Similarly, a religious group that can simultaneously accomodate people who believe that the Syedna is the infallible agent of the hidden Imam and those who believe the Syedna heads a corrupt and self-serving priesthood can not exist. It is the equivalent of trying to build a masjid/mandir where half the congregation is busy doing namaz while the other half does a pooja for Ganesha.

The Christians in the Middle Ages who decided the Pope and the Catholic Church had corrupted true Christianity didn't endlessly complain about the papacy and call themselves "reformist Catholics". They left and became Protestants!

At what point does praiseworthy criticism of the Kothar begin to outlive it's usefulness? I do not mean to be rude, but at some point endlessly going on and on about the same things starts to resemble effeminate whining and nagging. Boo hoo, the Kothar is so mean and they take so much of my money, boo hoo. Sometimes I think the main purpose of this forum is to provide a place for people to whine and moan about what they are unable to stand up against in real life. Then they can say all their impotent whining is really about "raising awareness" or "highlighting injustice".

It is easy to find fault in what someone else is doing, but it ultimately serves little purpose. Reformists have been complaining for 40 years, it is as clear as day that the Kothar is not listening. Does anyone really think the next 40 years will accomplish what the first 40 did not?

The whole situation is akin to a 30 year old living in his parents' basement who always complains how much he hates living with his parents and how stupid their rules are but at the same time refuses to get his own apartment. There is something childish about the inability to cut the umbilical cord and forge one's own path in life.

Again, one solution is to simply join another Muslim sect. But if Bohras want to maintain their unique ethnic and cultural heritage and live in a community that is free from religious oppression, financially transparent, and open to input from the flock, then the Syedna and Kothar will have to be explicitly rejected and a new community will have to be built from the ground up.



Fateh
Posts: 303
Joined: Sat Feb 25, 2012 7:25 am

Re: Is reform truly possible? Part II

#23

Unread post by Fateh » Fri Aug 22, 2014 11:48 pm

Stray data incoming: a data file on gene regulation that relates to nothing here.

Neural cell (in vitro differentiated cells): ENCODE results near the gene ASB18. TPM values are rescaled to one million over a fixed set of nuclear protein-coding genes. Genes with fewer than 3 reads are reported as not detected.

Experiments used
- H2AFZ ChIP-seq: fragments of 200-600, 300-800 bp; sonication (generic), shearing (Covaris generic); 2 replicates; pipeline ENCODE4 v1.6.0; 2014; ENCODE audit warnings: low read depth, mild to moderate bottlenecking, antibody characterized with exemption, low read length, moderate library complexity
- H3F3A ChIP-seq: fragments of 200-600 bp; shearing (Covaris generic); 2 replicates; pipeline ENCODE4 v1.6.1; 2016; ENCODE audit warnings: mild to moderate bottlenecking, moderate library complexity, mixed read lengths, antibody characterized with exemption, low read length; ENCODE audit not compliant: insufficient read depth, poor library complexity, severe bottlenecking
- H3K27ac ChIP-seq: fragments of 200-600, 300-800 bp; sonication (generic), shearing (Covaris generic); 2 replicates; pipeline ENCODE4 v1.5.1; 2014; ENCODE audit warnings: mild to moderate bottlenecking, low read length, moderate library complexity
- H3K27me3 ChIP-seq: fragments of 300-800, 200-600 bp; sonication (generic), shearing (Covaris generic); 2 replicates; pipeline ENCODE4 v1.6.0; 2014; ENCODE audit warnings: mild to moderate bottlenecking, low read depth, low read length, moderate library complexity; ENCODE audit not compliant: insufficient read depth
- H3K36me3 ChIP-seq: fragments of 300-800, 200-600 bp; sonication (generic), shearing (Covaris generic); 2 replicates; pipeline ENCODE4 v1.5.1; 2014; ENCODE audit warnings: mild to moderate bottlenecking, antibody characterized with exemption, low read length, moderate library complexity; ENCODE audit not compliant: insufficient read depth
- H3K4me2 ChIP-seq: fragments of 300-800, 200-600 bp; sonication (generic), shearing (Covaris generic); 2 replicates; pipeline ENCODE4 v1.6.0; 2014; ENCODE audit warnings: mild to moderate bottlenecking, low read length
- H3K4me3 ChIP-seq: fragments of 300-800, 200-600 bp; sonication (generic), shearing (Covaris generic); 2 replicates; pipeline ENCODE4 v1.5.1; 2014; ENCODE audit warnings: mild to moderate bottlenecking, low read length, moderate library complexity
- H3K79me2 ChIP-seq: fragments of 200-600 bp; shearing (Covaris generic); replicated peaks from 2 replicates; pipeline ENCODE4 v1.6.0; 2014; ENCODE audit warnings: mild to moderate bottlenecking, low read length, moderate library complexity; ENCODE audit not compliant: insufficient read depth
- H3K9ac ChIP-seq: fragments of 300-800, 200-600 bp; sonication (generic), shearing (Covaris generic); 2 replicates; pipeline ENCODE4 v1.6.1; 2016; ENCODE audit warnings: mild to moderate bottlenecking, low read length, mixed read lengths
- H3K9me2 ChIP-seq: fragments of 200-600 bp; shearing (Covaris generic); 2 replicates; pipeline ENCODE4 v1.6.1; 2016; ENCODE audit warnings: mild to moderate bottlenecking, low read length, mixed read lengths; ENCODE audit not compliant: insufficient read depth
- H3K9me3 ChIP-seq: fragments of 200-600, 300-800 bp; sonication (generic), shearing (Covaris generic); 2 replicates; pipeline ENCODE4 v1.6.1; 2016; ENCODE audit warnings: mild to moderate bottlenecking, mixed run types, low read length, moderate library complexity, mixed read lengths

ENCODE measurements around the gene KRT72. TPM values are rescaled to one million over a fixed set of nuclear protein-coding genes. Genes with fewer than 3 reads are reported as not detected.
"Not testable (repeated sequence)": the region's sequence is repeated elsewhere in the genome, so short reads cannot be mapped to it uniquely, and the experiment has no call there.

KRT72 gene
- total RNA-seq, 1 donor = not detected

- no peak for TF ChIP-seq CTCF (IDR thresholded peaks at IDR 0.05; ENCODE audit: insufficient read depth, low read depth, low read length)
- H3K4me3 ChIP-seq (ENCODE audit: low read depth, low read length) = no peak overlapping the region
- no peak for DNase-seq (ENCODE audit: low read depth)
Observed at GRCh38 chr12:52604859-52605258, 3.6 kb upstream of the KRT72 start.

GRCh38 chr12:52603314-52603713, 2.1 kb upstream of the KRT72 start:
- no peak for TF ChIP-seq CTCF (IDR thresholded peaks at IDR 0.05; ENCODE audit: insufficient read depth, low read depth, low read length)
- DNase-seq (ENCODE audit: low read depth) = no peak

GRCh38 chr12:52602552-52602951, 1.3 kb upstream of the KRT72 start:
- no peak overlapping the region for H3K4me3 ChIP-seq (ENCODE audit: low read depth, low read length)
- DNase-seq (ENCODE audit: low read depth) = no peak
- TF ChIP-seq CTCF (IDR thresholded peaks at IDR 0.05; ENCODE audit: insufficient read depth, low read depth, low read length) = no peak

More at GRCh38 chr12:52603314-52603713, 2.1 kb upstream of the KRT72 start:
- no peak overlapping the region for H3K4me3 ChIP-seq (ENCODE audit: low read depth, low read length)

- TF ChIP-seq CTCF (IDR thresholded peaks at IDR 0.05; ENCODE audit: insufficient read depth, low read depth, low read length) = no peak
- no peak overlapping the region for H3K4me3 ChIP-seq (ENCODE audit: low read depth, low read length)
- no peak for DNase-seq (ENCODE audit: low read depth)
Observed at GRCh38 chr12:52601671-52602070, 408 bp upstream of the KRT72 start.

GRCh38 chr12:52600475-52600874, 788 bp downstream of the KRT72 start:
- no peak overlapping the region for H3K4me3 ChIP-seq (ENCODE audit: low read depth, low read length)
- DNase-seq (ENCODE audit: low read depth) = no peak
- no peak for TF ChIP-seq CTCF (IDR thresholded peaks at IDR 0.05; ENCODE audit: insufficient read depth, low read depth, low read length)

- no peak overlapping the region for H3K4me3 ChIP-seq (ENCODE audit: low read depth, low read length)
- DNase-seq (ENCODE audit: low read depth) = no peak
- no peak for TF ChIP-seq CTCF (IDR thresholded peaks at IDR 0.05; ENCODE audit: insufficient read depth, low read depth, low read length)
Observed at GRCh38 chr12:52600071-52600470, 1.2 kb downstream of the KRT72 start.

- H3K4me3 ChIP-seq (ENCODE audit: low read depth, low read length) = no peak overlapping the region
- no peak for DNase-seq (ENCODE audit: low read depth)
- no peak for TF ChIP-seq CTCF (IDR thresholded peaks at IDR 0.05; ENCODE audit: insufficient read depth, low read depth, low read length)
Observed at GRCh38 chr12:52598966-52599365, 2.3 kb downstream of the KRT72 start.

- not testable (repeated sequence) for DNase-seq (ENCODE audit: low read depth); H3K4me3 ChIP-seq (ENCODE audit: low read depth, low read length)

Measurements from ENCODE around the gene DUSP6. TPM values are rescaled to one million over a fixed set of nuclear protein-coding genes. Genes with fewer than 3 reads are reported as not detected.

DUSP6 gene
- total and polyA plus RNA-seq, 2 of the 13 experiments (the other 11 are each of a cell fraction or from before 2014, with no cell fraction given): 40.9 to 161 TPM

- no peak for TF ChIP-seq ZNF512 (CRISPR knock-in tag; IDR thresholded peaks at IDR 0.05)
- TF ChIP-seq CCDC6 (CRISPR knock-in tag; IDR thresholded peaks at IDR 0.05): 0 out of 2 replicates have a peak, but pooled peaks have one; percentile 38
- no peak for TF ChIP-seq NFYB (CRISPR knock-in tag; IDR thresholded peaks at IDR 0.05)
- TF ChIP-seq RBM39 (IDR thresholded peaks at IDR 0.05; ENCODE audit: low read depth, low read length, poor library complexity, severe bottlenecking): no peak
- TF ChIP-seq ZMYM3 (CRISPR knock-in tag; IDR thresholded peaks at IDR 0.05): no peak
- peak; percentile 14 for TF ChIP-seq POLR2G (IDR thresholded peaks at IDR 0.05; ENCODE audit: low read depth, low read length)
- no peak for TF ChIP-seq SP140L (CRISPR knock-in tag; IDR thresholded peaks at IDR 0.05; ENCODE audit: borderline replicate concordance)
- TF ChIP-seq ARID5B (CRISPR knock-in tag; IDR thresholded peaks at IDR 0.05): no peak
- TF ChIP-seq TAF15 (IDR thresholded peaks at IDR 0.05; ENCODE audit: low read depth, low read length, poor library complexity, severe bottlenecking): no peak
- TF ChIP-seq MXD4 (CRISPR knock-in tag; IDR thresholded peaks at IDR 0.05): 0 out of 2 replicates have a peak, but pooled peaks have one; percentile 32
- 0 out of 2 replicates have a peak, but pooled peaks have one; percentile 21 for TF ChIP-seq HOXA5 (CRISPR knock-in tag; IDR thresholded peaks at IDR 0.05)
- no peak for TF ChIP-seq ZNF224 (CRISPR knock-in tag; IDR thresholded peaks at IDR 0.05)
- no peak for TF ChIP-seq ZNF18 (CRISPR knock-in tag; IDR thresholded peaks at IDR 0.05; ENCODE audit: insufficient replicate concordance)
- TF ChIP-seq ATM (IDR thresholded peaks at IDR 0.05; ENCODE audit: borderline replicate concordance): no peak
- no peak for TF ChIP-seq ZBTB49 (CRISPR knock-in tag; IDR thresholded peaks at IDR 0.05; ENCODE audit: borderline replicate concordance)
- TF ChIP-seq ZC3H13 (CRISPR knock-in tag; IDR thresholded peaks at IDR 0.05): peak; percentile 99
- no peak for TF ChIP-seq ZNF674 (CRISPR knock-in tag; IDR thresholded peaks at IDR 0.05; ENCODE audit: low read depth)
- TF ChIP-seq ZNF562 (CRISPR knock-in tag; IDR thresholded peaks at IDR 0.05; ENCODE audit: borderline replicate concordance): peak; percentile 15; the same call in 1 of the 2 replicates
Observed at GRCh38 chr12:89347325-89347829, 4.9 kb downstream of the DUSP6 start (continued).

Yes i agree with you bro ,do not wait for another substitute but form a substitute your self.Do not wait for Bhagatsingh for revolution but be Bhagatsingh and make a path for others.
Hum to chale the akele hi janibe manzil magar,log aate rahe aur karnva banata gaya.A share from Majrooh sultanpuri saheb not accurate written by me but please correct if anybody know.



ponga bhori
Posts: 410
Joined: Tue May 14, 2002 4:01 am

Re: Is reform truly possible? Part II

#24

Unread post by ponga bhori » Sun Aug 24, 2014 6:49 am

<It is the equivalent of trying to build a masjid/mandir where half the congregation is busy doing namaz while the other half does a pooja for Ganesha. > unquote

Possible:
Bahaism - a religion founded in Iran in 1863; emphasizes the spiritual unity of all humankind; incorporates Christian and Islamic tenets; many adherents live in the United States; "Bahaism has no public rituals or sacraments and praying is done in private"
faith, religion, religious belief - a strong belief in a supernatural power or powers that control human destiny; "he lost his faith but not his morality"



ghulam muhammed
Posts: 11653
Joined: Tue Oct 07, 2008 5:34 pm

Re: Is reform truly possible? Part II

#25

Unread post by ghulam muhammed » Sun Aug 24, 2014 3:34 pm

ponga bhori wrote:Bahaism - a religion founded in Iran in 1863; emphasizes the spiritual unity of all humankind; incorporates Christian and Islamic tenets; many adherents live in the United States; "Bahaism has no public rituals or sacraments and praying is done in private"